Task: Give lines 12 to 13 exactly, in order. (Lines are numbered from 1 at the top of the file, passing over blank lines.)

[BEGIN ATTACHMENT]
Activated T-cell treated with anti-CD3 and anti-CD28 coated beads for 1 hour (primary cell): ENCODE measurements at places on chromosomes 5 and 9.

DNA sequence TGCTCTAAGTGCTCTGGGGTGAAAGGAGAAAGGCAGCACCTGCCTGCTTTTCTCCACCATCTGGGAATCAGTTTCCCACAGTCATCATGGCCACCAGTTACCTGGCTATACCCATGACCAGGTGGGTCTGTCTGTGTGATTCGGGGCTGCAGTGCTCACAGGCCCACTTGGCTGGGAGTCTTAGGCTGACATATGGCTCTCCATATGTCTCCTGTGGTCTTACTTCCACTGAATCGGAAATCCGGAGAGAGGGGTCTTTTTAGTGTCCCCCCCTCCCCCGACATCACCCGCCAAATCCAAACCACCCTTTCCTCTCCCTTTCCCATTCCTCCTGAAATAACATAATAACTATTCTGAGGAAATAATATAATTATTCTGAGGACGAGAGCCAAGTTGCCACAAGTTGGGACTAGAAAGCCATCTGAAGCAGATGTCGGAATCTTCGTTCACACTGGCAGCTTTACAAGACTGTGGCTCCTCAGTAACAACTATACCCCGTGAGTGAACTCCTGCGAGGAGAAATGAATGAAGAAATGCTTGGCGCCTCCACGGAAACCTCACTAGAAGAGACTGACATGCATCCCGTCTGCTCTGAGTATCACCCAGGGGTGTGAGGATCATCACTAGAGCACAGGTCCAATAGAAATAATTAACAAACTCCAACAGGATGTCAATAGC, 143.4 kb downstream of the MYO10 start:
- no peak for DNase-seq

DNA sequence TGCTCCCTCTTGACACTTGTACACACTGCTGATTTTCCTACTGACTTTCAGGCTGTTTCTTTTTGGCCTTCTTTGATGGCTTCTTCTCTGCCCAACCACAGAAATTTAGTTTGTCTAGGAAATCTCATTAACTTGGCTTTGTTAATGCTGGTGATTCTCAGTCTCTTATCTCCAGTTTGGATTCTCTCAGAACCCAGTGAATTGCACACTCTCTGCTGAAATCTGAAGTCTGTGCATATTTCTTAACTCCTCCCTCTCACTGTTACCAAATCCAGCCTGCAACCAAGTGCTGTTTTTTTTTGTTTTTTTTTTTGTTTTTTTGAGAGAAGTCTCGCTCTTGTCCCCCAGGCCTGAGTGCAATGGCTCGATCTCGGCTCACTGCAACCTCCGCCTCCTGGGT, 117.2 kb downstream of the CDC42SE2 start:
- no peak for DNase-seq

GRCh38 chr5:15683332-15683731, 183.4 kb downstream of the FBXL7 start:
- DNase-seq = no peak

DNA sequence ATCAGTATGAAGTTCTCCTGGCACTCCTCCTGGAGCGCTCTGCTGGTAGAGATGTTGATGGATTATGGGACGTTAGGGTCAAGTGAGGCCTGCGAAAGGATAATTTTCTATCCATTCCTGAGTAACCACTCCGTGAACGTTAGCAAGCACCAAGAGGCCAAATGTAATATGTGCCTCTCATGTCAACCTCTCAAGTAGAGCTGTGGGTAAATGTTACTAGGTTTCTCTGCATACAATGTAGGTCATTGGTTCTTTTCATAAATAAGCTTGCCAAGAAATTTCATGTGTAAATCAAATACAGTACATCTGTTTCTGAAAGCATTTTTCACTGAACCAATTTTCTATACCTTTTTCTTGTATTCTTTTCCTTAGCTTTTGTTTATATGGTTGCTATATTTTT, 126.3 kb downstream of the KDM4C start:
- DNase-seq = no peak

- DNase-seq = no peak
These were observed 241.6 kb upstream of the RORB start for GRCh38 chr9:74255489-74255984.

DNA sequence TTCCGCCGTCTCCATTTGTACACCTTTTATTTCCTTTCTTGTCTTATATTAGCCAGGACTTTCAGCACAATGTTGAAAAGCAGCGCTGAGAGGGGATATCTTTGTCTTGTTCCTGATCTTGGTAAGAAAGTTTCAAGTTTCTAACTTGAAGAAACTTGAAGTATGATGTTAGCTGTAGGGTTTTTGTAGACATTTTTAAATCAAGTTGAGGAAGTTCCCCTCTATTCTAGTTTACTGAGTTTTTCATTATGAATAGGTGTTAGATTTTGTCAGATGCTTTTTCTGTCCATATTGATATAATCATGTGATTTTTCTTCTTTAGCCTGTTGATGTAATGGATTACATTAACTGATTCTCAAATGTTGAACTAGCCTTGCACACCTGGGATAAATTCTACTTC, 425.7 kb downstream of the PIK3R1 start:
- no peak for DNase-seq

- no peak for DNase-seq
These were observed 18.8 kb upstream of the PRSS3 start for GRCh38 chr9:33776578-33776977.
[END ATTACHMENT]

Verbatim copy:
DNA sequence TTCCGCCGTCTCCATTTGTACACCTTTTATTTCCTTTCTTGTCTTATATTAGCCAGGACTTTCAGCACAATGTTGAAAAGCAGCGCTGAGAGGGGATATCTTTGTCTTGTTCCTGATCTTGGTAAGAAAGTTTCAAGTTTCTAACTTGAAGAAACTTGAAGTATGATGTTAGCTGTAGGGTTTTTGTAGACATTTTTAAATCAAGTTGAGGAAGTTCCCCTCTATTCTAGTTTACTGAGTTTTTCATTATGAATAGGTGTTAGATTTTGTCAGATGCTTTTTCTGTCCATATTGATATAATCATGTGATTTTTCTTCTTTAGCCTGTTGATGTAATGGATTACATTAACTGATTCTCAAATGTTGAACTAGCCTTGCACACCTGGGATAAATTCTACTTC, 425.7 kb downstream of the PIK3R1 start:
- no peak for DNase-seq